MISSION VIEJO — The City Council recently made a number of changes to items in its municipal code, but a complete re-write of a no-camping law led lawyers and homeless advocates to question whether the city is trying to criminalize the homeless.
The new ordinance makes it illegal to sleep overnight in public places, whether in a vehicle or not. The previous law pertained to camping or sleeping overnight in vehicles or trailers between the hours of 11 p.m. and 7 a.m.
City Attorney Bill Curley said the changes were part of a code cleanup process that took place during the City Council’s summer break.
But at the Sept. 12 meeting, some said they believe the law could will hurt members of the homeless community.
“Criminalizing the homeless is not the way to go,” said Staycie Sena, a criminal defense attorney and Mission Viejo resident. “Someone gets a citation, you may only see a $350 penalty, but…first they have to figure out how to get to court, so they’re probably going to miss their court date and a civil assessment is going to attach to that, so that will probably bring it to $1,000.”
She added that a failure to appear violation will bring up a criminal charge, which could then lead to a warrant for arrest.
Curley said the ordinance would not affect the city’s homeless and that local law enforcement and his attorneys know that no one is to be cited, run off, taken away or have their goods taken.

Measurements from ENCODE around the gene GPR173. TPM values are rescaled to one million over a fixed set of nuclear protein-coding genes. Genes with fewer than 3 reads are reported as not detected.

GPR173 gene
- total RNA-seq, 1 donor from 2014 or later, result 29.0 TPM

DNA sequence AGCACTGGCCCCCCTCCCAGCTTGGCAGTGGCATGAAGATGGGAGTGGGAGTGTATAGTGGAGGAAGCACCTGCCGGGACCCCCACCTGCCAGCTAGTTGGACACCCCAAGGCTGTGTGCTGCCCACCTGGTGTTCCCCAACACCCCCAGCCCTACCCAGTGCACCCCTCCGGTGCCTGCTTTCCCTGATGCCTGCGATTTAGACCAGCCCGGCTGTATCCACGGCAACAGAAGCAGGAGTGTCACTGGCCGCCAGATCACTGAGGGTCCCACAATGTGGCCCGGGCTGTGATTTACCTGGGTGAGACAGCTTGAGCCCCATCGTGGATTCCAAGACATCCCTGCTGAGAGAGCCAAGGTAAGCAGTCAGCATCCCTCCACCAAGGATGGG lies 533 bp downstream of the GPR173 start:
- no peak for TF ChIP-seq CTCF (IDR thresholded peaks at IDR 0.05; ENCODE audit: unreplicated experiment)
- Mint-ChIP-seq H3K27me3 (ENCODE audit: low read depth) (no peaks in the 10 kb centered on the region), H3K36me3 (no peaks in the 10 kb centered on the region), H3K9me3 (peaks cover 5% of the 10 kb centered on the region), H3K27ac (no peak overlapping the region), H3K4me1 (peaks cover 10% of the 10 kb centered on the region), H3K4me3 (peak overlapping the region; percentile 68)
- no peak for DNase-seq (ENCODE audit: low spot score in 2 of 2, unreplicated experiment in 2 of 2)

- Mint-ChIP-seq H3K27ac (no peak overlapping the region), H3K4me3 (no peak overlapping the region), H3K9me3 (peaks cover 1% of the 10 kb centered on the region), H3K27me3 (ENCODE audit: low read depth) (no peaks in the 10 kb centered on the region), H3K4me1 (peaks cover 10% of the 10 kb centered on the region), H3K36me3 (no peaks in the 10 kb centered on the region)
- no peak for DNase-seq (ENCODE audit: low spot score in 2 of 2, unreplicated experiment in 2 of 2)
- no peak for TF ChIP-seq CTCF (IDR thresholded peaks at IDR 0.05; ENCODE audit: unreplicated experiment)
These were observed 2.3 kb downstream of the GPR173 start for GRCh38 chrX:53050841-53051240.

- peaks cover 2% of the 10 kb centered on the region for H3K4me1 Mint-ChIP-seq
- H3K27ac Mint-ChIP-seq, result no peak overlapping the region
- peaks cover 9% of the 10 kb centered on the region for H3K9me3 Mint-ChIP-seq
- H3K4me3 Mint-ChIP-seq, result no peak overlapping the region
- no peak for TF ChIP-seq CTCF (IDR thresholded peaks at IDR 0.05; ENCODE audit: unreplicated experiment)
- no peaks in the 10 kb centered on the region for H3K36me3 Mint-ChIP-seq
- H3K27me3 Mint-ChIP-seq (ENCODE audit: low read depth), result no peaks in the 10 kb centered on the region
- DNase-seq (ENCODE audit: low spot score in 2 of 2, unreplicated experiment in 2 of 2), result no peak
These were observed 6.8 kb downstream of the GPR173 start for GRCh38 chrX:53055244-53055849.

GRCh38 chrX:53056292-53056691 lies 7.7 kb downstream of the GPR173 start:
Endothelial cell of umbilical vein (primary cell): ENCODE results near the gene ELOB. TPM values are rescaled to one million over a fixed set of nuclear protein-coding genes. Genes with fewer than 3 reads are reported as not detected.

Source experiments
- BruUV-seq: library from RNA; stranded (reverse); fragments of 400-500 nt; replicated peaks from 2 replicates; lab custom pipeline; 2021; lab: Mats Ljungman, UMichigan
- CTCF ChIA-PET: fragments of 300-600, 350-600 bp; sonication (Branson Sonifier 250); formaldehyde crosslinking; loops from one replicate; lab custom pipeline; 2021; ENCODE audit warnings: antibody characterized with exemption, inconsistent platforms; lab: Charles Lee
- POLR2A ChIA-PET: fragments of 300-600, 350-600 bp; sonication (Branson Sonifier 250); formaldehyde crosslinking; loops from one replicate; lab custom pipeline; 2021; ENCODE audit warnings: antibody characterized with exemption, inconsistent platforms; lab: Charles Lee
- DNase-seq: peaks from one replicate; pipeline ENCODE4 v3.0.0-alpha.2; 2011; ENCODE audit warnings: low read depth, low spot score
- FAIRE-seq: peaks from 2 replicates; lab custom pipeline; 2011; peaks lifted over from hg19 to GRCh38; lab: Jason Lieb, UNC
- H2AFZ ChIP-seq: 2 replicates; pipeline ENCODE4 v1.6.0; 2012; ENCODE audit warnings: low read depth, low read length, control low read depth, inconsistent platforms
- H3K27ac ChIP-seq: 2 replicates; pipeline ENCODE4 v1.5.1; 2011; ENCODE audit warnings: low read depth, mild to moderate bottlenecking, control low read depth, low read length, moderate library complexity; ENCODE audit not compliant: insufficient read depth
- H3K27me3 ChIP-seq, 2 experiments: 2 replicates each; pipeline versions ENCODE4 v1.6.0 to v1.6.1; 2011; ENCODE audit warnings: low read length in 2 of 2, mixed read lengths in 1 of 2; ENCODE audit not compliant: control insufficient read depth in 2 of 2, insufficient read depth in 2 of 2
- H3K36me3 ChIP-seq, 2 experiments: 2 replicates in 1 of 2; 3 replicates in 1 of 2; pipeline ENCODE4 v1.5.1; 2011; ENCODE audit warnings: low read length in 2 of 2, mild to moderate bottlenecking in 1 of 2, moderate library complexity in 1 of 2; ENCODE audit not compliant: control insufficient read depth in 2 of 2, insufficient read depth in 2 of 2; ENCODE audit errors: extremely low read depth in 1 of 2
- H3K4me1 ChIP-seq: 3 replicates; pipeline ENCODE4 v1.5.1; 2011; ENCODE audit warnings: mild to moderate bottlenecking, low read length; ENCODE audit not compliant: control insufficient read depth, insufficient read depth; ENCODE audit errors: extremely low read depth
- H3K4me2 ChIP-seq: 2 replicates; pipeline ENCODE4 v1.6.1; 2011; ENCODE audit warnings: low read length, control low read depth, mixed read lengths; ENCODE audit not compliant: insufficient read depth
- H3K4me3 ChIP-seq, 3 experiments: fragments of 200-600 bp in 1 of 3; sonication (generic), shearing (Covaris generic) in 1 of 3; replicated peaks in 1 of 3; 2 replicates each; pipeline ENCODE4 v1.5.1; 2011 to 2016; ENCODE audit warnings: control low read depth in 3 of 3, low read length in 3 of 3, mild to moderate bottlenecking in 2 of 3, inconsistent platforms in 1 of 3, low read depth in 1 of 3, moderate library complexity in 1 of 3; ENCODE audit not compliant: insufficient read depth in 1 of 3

“We don’t cite true homeless,” Curley said. “If you roll in here for a three-day soccer tournament and camp out in your Winnebago, yes, we do (enforce the law).”
He said the city hasn’t had a problem in the past.
“If someone is homeless, they know to call me before anything is done,” he said. “If we can’t find something reasonable as an alternative housing, we leave people alone. That’s how it works.”
Ugochi Anaebere-Nicholson, an attorney with the Public Law Center, said she was concerned about individuals subjected to the ordinance if they leave their property behind because there is no mention about community members getting their property back.
“They would be at risk of losing it without any due process protections they are entitled to receive before the proposed loss of their property,” she said.
But Robert Breton, a former mayor in Mission Viejo, said the city has “consistently demonstrated a deep concern for the homeless and has proactively sought ways to identify the homeless and alleviate their…